Emergency Response In India
The Maharashtra district, which is the third largest state in the Republic of India, is in charge of emergency response in Mumbai city. The ‘Maharashtra Emergency Response System’ (MERS) is currently being developed with innovative tools to improve emergency response times in Mumbai. Mumbai police’s control room is said to be the best in the state and is also undergoing several technological upgrades. Control rooms are mainly in charge of dispatch at the moment and the contact numbers for Mumbai city are detailed below. Please note that one report from 2015 was included due to its relevance to the overall implementation of the NERS program and because it is where MERS evolved from.
Historically, different phone numbers were used to call police, fire and ambulance services in India. This system was initially designed for emergency contact and not for emergency response. At the time it was designed, the telecom sector was regulated with only one telecom provider across India and one in each metro. Calls to these numbers were “routed to a call agent/dispatcher of that particular emergency service and handled by the emergency personnel themselves.” In 2012, the Ministry of Home Affairs was entrusted to set up a National Emergency Response System (NERS) which comprised an integrated Computer Aided Dispatch System for
Emergency Response. It was expected that respective States in India would implement NERS.
Mumbai is the capital city of the Maharashtra district, which is the third largest State in the Republic of India. It has “one of the largest police forces in the country, 10 Commissionerates and 35 district police units”. It covers all emergency response in Mumbai as well as other cities. The Maharashtra police are currently developing the ‘Maharashtra Emergency Response System’ (MERS) (112 program), wherein Phase 1 is expected to be completed by the end of this year. This is the State's proposed program modeled after the NERS.
THE Maharashtra Emergency Response System
The integrated emergency number of MERS '112' aims to simplify the past system, as people had difficulties recalling the numerous emergency helpline numbers of the state (i.e. 100 for police, 101 for fire, and 108 for ambulance) and to improve emergency response times.
Before MERS, the centers where calls were received also varied and depended on the location of the caller. Currently, a person still has to dial 100 in Mumbai (and other States where the 112 has not yet been implemented), wherein the the call would be received at the police control room in the city. However, if the caller is in a rural area, they will have to call the police control room directly, which will contact the nearest police vehicle to reach them. Once 112 rolls-out and stabilizes, the existing emergency numbers will gradually phase-out. The system is modeled after the ‘911’ in the US and ‘999’ in the UK.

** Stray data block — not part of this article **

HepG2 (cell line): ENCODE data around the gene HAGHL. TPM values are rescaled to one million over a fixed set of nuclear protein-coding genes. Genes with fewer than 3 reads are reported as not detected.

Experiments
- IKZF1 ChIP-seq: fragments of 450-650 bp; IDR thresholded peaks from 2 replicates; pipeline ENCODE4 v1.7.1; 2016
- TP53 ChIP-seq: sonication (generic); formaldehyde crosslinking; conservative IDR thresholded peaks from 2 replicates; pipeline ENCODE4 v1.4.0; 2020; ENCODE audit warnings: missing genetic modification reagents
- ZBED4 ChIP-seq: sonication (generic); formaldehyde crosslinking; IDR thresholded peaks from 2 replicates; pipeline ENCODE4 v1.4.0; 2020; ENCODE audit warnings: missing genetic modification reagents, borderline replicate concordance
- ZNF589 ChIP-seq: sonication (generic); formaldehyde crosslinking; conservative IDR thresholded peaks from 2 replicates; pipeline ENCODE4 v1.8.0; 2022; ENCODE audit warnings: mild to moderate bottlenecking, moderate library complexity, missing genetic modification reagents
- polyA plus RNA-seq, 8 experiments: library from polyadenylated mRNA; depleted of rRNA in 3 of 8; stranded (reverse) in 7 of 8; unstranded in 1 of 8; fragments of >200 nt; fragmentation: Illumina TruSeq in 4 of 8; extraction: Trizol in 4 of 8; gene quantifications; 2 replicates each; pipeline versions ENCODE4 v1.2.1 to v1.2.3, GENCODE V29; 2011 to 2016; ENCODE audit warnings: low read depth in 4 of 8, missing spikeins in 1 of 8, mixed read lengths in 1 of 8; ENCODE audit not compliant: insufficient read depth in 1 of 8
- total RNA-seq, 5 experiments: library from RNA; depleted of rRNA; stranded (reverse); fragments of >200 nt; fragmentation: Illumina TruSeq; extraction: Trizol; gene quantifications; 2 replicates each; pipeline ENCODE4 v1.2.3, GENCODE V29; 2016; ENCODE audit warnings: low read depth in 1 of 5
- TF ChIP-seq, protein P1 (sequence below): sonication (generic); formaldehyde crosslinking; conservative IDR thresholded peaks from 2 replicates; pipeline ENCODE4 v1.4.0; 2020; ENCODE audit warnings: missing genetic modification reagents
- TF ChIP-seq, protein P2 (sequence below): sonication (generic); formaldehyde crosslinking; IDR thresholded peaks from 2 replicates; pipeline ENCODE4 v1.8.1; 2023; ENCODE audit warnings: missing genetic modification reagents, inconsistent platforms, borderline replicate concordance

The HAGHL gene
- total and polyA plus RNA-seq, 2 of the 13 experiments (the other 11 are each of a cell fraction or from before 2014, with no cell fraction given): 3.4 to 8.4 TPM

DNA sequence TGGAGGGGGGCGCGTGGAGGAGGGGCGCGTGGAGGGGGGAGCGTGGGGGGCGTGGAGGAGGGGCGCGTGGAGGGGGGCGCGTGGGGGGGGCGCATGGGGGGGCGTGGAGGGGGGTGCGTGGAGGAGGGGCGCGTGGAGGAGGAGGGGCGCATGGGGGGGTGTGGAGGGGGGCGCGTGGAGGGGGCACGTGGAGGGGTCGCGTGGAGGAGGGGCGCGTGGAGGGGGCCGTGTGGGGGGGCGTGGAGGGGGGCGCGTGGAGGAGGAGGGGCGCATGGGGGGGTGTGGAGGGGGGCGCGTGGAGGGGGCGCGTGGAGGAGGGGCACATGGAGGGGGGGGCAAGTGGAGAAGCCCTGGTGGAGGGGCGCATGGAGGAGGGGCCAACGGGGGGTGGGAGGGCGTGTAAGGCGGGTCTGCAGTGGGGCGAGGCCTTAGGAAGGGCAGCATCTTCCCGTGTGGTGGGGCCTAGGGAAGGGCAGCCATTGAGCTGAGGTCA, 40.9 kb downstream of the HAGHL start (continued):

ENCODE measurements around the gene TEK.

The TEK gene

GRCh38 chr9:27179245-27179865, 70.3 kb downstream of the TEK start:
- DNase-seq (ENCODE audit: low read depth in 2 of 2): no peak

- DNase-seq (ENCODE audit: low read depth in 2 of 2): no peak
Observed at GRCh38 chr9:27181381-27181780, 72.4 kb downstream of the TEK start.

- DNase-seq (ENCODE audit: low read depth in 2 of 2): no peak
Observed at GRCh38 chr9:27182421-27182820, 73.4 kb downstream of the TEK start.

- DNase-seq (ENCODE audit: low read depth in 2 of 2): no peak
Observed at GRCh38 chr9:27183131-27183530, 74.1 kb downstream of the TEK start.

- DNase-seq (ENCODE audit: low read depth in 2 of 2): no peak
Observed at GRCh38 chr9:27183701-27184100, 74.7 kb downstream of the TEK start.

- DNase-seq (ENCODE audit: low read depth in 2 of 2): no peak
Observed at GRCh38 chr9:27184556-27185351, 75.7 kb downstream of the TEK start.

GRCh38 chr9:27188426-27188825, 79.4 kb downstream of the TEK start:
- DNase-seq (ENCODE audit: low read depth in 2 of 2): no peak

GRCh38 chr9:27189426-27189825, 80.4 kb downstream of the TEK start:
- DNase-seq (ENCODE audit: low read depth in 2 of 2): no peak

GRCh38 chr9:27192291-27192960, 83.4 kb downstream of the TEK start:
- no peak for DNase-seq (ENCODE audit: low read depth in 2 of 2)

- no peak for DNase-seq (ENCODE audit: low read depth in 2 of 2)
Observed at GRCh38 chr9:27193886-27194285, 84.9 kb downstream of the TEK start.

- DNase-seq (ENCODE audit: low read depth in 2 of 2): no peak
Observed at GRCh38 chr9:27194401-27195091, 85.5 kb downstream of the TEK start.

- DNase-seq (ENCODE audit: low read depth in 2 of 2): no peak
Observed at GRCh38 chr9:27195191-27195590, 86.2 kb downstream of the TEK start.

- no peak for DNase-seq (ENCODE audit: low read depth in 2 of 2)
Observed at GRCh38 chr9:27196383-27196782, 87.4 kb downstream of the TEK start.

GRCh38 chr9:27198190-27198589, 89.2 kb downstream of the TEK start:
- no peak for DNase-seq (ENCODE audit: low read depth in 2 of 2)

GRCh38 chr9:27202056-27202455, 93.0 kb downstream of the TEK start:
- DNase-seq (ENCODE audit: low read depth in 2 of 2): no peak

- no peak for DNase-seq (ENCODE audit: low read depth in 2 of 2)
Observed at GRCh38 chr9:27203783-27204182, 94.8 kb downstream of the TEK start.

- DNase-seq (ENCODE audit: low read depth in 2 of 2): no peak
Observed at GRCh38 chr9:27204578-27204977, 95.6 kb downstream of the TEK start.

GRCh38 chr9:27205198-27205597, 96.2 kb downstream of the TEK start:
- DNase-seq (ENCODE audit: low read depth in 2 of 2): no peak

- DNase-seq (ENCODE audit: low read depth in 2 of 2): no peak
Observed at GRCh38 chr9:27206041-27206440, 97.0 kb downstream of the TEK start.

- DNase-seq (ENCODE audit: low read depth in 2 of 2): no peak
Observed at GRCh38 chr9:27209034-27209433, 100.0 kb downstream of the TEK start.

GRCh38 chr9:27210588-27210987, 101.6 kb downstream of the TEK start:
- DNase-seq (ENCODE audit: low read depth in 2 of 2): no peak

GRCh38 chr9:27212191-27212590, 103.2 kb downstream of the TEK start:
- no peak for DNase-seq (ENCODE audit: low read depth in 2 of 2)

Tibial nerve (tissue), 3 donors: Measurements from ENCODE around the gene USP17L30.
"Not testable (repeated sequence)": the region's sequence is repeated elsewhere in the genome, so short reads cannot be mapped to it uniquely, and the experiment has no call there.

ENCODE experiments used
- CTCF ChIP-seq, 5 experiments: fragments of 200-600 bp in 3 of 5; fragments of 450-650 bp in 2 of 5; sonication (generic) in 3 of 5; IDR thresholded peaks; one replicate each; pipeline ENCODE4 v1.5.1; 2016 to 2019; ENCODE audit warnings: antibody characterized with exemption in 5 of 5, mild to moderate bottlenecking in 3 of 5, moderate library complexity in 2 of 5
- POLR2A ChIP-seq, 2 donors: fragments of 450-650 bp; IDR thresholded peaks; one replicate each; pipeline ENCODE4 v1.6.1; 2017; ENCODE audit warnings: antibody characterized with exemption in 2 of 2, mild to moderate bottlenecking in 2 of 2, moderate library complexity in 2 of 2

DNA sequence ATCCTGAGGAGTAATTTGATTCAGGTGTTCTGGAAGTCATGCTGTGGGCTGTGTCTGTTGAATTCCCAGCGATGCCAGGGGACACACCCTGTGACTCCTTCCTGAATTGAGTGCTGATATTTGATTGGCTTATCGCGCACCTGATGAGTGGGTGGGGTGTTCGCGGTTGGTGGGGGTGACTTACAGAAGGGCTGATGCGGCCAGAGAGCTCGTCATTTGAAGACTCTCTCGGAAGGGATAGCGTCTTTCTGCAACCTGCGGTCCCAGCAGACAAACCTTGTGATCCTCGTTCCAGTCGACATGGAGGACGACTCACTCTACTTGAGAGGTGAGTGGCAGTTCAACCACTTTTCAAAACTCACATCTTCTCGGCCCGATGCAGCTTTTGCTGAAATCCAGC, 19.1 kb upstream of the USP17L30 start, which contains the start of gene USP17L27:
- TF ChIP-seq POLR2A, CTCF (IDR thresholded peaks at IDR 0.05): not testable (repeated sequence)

The primary contact center for the 112 centralized calls will be received at Navi Mumbai, with Nagpur being the secondary contact center. De-centralised dispatch will be received at respective District Control Rooms (DCRs).
Since MERS is still undergoing Phase 1, a PSAP database similar to the one in the US, currently does not appear to exist yet. However, since control rooms are/were typically in charge of dispatch in Mumbai and other cities/states, the number for Mumbai's State and city control rooms are indicated here as a way for you to contact them directly:
• Mumbai State Police Headquarter's Control Room
Telephone Number: 22822631 / 22026636 / 22026680
Fax No: 22026566
Whats app: 7506777100/ 7506888100
• Police Commissioner Control Room
Telephone Number: 22621855 / 3054 / 5020, 2263333
Fax No: 22633319
Whats App: None
A complete list of control room numbers for other cities under the Maharashtra district can be found here.
For areas where 112 has not yet been implemented, the following numbers still have to be called (numbers may vary depending on the state):
CURRENT AND FUTURE TECHNOLOGY
Mumbai police’s control room is said to be the best in the state and is also undergoing tech upgrades. In August 2017, Mumbai police set up a new software at its main control room, which automatically traces the geolocation of its emergency callers. Previously, the Mumbai police had to get details about all their users from telecom service providers to update its database.
Mobile Data Terminals (MDTs) will also be part of the Emergency Response Vehicles (ERVs) deployed on the field, in order to locate them on the GIS map. Rolta GeoCAD (computer-aided dispatch) has already been deployed in Maharashtra. The Rolta CAD solution at the Mumbai police control rooms is "both desktop and web based for call taking, assessment of incidents, real-time tracking of response vehicles, deployment of resources and efficient management of incident towards favourable resolution." MERS cases can also be monitored by senior officers through a mobile app. GIS maps and Geofencing will also being used to track callers.
Contacting emergency services can also be made through "a mobile app, SMS, email, VoIP and social media tools." The use of these technologies suggest that web browsers are available in dispatch areas in Mumbai.
To summarize, Mumbai city is said to be the best in the state and are making use of innovative technologies. They are also in the process of upgrading their technologies for improved emergency response times. The ‘Maharashtra Emergency Response System’ (MERS) is currently under development and Phase 1 is expected to be finished by end of year. Control rooms lines are the best option to contact them directly.